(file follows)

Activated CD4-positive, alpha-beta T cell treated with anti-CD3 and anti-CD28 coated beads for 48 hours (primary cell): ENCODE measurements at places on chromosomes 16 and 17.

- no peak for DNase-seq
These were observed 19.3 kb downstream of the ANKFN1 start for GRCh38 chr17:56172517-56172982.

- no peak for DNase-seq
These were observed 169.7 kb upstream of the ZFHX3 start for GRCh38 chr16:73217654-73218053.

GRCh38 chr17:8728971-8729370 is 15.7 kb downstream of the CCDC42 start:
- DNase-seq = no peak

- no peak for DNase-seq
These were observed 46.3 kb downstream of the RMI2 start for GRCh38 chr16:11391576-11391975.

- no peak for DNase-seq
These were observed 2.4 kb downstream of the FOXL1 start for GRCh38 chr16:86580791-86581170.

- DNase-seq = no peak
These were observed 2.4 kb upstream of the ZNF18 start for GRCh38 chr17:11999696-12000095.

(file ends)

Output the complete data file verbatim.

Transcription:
Activated CD4-positive, alpha-beta T cell treated with anti-CD3 and anti-CD28 coated beads for 48 hours (primary cell): ENCODE measurements at places on chromosomes 16 and 17.

- no peak for DNase-seq
These were observed 19.3 kb downstream of the ANKFN1 start for GRCh38 chr17:56172517-56172982.

- no peak for DNase-seq
These were observed 169.7 kb upstream of the ZFHX3 start for GRCh38 chr16:73217654-73218053.

GRCh38 chr17:8728971-8729370 is 15.7 kb downstream of the CCDC42 start:
- DNase-seq = no peak

- no peak for DNase-seq
These were observed 46.3 kb downstream of the RMI2 start for GRCh38 chr16:11391576-11391975.

- no peak for DNase-seq
These were observed 2.4 kb downstream of the FOXL1 start for GRCh38 chr16:86580791-86581170.

- DNase-seq = no peak
These were observed 2.4 kb upstream of the ZNF18 start for GRCh38 chr17:11999696-12000095.